Posted by Bret Carbone at 8:44 AM
By Media Matters
While guest-hosting Fox News' Glenn Beck, Andrew Napolitano claimed that under "the Senate version of the health care bill," "everyone who receives health care from their employer" would have to "pay an income tax on the value of that health care." In fact, the Senate bill would tax benefits provided by employers only above a certain level; the provision has been referred to as a tax on "Cadillac plans."...(Remainder.)
Posted by Bret Carbone at 8:42 AM
By Peter Henderson
OAKLAND, California (Reuters) - California's ban on gay marriage goes to trial on Monday in a federal case that plaintiffs hope to take all the way to the U.S. Supreme Court and overturn bans throughout the nation.
Victory for gay rights groups in the Supreme Court, which might not choose to take the case if it is appealed that far, would make marriage a fundamental constitutional right without exception and overturn laws and state amendments limiting marriage to a man and a woman in 40 states.
A loss in the top court, two ranks above the action that starts on Monday, would derail efforts to win in state courts that have been a hallmark of the gay rights movement thus far.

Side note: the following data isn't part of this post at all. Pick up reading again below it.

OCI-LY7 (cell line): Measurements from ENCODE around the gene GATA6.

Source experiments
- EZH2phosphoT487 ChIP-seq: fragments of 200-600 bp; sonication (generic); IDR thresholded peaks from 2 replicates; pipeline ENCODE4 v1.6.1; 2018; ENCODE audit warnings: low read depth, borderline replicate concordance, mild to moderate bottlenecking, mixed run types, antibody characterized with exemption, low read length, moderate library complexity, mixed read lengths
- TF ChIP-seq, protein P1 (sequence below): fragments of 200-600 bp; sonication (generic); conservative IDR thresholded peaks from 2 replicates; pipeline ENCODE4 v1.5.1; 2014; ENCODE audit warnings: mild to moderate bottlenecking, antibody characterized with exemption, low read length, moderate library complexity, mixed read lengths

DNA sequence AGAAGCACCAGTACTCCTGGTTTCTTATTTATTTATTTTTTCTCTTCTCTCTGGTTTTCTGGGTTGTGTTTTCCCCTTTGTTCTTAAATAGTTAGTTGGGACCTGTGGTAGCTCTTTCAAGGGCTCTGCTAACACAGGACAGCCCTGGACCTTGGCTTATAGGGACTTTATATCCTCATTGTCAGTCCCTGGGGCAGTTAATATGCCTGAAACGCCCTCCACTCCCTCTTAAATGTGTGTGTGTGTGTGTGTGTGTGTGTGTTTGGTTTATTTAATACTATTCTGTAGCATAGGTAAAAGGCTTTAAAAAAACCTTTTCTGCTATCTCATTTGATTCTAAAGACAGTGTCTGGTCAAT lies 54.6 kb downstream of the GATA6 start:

The case begins in a San Francisco court presided over by District Court Chief Judge Vaughn Walker, who clearly enjoyed preliminary sessions, joking with lawyers between barrages of pointed questions.
The United States is divided on gay marriage. It is legal in only five states, although most of those, and the District of Columbia, approved it last year.
The approval of California's Prop 8 in November 2008 was a sweet victory for social conservatives in a state with a liberal, trend-setting reputation and showed off the resounding success conservatives have had at the ballot box on the issue....(Remainder.)
Posted by Bret Carbone at 8:30 AM
Right-Wing Apologist and Lunatic, Monica Crowley, Trying to Revive BS Claims that Waterboarding KSM Led to "Actionable Intel"
By Media Matters
On the January 10 edition of The McLaughin Group, Monica Crowley revived the dubious claim that "[w]aterboarding extracted a lot of very critical, actionable intelligence from Khalid Shaikh Mohammed," echoing the oft-repeated conservative claims that 2004 CIA documents prove enhanced interrogation techniques were effective and that the Bush administration's interrogation of Khalid Shaikh Mohammed (KSM) resulted in the thwarting of an attack in Los Angeles. In fact, a 2004 CIA inspector general's (IG) report of the CIA's interrogation program stated that "[t]he effectiveness of particular interrogation techniques in eliciting information that might not otherwise have been obtained cannot be easily measured"; KSM reportedly said he "gave a lot of false information ... in order to make the ill-treatment stop"; and the Bush administration said the L.A. attack was thwarted in February 2002 -- more than a year before KSM was captured....(Remainder.)
Posted by Bret Carbone at 8:24 AM
Posted by Bret Carbone at 8:23 AM